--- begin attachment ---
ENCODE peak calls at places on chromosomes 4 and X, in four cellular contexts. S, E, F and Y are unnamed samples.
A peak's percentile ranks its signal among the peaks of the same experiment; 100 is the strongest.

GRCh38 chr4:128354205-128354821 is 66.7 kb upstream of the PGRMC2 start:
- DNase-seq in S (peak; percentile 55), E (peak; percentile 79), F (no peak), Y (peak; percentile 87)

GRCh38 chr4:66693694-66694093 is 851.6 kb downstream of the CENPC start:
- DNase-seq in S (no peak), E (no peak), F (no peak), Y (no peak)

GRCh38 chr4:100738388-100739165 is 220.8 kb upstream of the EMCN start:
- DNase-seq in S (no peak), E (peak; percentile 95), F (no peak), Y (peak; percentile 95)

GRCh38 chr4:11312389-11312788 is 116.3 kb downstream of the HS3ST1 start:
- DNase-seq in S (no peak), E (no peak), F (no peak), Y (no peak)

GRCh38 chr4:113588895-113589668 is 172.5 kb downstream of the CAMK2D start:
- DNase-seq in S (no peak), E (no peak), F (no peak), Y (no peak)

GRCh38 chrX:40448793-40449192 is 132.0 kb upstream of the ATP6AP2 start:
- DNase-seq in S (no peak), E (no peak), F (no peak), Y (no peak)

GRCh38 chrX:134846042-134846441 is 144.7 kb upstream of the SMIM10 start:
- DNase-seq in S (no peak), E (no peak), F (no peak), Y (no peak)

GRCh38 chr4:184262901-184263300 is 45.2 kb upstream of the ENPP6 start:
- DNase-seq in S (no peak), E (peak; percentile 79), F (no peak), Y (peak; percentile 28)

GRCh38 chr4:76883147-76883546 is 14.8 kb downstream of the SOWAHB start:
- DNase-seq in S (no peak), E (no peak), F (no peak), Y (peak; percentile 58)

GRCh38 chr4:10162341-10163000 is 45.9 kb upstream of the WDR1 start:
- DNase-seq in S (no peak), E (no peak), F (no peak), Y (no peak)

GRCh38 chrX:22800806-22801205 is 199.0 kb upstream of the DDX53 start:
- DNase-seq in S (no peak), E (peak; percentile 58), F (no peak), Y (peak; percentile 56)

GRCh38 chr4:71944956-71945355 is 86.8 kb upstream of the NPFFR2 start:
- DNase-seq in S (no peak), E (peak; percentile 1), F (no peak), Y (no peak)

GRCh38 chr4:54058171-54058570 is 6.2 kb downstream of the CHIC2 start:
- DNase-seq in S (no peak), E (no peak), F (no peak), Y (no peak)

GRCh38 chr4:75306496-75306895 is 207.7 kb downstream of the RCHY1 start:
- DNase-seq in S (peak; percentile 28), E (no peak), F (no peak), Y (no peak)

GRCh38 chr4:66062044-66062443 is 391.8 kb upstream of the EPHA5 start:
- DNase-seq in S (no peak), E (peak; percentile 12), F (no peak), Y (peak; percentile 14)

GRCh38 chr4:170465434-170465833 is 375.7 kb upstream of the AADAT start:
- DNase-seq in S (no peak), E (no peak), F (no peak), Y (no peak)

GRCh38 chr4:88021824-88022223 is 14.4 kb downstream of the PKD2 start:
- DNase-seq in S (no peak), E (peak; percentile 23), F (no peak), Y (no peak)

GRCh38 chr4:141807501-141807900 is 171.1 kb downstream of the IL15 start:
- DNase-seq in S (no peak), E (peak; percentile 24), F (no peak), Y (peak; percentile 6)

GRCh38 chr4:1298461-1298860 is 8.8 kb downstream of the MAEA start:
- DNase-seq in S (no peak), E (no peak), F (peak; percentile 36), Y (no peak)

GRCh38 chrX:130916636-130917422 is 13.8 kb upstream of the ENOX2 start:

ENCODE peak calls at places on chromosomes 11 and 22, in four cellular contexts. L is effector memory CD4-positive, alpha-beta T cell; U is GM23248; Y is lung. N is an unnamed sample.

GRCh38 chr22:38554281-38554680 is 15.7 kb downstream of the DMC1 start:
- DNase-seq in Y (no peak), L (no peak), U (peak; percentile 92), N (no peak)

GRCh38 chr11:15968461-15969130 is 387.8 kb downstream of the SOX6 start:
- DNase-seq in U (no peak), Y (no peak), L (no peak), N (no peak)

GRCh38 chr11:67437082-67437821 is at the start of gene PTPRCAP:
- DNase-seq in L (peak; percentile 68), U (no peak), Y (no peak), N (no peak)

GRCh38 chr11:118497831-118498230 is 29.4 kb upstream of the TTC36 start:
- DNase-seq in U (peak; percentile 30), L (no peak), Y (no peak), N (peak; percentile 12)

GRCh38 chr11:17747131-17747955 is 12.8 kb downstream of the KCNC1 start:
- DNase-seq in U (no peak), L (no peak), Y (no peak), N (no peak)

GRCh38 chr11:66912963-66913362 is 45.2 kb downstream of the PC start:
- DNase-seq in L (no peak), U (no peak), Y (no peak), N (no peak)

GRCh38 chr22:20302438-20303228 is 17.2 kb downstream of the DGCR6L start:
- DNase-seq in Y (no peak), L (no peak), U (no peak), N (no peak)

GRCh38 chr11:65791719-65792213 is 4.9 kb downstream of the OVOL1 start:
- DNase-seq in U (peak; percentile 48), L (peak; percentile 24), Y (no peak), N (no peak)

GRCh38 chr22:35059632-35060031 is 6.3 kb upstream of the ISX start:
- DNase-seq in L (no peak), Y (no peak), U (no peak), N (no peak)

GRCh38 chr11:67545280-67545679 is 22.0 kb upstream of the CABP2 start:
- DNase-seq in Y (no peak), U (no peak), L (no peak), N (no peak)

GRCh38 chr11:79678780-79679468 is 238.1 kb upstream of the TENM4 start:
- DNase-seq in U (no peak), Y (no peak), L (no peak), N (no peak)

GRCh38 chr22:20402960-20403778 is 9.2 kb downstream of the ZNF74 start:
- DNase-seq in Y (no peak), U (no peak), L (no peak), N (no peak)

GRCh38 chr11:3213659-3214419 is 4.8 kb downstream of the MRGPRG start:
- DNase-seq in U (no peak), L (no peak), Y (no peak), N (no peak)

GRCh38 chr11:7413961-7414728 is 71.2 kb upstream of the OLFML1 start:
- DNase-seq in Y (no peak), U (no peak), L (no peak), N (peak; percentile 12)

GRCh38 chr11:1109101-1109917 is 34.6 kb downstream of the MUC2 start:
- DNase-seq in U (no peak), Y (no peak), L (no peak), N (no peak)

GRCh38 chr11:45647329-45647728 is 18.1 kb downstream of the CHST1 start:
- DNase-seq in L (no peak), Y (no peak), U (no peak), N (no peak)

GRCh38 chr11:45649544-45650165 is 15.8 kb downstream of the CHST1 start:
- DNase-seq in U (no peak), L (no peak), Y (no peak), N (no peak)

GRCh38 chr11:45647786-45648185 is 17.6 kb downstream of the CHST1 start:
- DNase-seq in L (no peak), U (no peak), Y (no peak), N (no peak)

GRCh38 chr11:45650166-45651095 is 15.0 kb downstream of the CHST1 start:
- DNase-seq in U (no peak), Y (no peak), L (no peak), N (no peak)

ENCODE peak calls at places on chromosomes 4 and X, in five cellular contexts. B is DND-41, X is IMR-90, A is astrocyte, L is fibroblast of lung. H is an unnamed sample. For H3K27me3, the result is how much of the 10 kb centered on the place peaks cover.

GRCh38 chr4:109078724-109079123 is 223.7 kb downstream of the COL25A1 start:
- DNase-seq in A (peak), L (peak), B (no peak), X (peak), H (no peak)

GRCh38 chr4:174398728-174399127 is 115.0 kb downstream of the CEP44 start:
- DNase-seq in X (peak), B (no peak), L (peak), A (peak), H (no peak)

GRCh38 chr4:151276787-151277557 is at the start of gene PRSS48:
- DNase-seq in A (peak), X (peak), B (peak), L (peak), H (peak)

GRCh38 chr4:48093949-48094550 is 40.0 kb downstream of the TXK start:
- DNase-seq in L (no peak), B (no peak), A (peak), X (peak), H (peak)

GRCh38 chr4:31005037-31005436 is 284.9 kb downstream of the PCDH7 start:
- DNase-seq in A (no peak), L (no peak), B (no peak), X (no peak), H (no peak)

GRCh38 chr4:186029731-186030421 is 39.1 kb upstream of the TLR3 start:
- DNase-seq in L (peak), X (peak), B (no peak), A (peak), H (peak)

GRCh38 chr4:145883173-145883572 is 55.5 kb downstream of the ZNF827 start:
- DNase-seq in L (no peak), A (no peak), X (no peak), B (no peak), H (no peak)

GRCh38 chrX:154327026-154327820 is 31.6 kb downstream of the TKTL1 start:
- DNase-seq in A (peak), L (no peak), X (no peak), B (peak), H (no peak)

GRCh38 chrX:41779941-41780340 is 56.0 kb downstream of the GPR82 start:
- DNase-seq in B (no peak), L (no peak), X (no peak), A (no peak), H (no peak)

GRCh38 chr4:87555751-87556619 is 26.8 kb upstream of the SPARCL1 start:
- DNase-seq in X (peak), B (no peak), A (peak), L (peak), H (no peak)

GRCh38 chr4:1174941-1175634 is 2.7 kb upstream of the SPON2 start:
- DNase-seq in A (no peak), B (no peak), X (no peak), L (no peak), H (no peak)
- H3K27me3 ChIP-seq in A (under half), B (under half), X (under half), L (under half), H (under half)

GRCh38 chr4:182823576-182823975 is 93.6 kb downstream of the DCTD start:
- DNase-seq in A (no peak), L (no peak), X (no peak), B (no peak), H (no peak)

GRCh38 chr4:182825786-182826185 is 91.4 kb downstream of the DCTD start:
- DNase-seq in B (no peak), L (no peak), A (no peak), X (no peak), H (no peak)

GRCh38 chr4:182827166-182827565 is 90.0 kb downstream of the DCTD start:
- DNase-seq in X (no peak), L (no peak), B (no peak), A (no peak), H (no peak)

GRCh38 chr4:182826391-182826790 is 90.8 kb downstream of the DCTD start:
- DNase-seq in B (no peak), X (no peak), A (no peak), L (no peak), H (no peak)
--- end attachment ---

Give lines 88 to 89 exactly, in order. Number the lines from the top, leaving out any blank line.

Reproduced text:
GRCh38 chr4:48093949-48094550 is 40.0 kb downstream of the TXK start:
- DNase-seq in L (no peak), B (no peak), A (peak), X (peak), H (peak)